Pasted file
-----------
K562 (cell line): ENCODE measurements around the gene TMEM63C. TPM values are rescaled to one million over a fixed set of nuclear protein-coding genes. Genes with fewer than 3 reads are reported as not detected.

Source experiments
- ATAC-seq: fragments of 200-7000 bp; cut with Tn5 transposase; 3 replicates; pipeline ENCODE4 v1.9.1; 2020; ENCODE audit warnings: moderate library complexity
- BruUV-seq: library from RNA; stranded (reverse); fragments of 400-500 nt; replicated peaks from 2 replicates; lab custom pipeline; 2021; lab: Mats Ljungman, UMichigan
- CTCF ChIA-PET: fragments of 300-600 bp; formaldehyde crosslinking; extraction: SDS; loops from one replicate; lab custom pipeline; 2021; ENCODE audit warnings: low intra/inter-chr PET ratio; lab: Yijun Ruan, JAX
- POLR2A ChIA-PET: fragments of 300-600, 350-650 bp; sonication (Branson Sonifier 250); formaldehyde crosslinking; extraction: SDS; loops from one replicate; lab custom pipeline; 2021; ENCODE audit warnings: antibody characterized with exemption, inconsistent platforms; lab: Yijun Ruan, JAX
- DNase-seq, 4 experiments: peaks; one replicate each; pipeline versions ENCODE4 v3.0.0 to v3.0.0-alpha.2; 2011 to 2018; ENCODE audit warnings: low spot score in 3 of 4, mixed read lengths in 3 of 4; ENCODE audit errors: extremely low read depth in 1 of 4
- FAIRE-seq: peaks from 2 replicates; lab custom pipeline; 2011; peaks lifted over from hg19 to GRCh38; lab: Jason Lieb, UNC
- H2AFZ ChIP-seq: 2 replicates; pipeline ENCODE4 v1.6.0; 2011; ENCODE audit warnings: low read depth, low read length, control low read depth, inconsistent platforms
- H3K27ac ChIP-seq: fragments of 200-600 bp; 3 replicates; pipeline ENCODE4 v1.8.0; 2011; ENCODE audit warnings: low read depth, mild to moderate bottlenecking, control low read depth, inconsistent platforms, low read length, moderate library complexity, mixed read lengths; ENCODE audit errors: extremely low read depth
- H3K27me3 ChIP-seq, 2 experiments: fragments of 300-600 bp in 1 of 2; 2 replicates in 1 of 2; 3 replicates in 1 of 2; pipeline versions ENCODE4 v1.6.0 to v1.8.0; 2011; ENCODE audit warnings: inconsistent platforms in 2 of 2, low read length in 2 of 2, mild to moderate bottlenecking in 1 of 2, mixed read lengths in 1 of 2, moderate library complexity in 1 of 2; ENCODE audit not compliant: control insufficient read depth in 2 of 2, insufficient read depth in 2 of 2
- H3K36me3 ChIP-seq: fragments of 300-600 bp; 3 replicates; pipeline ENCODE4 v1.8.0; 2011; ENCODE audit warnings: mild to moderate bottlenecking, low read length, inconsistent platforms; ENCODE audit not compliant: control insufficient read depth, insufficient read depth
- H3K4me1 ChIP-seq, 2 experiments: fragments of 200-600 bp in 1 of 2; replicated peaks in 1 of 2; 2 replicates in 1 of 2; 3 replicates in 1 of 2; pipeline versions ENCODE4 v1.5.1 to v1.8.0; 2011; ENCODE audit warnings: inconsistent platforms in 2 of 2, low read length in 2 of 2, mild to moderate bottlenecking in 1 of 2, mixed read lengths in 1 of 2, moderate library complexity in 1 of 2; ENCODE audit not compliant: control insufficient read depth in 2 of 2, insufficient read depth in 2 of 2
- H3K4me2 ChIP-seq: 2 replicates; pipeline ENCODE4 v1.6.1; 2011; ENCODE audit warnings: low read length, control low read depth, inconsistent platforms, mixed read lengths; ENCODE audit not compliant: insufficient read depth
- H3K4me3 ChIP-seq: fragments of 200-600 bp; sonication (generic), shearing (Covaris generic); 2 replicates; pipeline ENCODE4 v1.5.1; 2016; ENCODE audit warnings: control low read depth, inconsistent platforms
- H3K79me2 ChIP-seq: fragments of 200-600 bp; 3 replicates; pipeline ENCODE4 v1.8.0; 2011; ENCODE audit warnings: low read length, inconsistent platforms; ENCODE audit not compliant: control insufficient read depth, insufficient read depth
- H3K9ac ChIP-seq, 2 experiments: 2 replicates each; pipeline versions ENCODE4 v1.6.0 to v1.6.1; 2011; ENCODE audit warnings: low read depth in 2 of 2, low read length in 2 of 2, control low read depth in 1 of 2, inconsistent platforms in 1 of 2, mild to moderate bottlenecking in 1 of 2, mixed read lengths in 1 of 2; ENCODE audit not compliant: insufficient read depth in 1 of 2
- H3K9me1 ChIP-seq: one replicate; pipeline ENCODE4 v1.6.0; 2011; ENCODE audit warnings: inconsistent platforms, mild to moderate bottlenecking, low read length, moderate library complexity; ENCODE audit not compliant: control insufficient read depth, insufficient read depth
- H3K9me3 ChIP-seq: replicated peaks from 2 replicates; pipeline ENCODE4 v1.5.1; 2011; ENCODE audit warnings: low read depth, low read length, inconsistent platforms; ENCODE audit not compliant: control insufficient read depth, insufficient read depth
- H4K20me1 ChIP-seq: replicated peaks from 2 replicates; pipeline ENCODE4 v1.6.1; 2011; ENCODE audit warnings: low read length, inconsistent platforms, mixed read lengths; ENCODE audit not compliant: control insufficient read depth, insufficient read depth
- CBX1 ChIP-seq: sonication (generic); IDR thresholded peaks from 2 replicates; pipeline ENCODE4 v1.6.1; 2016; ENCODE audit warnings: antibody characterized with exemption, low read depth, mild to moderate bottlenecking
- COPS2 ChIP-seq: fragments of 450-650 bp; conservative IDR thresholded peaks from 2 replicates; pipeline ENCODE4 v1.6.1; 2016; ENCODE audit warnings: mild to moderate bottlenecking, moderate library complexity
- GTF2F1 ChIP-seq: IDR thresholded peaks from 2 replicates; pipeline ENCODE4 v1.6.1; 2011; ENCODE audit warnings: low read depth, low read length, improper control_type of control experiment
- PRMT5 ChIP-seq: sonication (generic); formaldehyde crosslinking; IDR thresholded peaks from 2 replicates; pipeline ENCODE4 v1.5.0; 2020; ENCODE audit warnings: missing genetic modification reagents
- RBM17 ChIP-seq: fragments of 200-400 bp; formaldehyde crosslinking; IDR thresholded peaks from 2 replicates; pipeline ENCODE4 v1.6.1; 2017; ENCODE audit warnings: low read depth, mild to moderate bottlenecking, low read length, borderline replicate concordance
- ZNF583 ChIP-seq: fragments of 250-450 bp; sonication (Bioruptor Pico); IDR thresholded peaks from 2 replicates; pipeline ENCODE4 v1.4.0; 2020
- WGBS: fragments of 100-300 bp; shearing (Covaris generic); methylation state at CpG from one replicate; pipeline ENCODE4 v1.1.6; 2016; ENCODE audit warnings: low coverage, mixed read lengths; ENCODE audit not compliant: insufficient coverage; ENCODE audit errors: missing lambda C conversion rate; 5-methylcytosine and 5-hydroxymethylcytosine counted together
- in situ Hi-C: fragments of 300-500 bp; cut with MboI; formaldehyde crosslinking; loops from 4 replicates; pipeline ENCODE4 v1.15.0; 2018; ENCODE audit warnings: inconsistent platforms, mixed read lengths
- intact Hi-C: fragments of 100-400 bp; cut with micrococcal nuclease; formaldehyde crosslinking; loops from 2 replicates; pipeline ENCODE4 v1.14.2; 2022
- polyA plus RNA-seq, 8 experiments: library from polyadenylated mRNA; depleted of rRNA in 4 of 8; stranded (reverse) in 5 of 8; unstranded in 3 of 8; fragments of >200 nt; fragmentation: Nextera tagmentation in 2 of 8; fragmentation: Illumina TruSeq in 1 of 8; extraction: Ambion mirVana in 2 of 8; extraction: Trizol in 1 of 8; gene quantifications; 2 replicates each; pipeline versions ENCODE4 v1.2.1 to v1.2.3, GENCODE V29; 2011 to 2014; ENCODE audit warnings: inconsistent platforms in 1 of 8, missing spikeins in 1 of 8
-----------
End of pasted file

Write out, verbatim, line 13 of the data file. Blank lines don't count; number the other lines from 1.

- H3K4me1 ChIP-seq, 2 experiments: fragments of 200-600 bp in 1 of 2; replicated peaks in 1 of 2; 2 replicates in 1 of 2; 3 replicates in 1 of 2; pipeline versions ENCODE4 v1.5.1 to v1.8.0; 2011; ENCODE audit warnings: inconsistent platforms in 2 of 2, low read length in 2 of 2, mild to moderate bottlenecking in 1 of 2, mixed read lengths in 1 of 2, moderate library complexity in 1 of 2; ENCODE audit not compliant: control insufficient read depth in 2 of 2, insufficient read depth in 2 of 2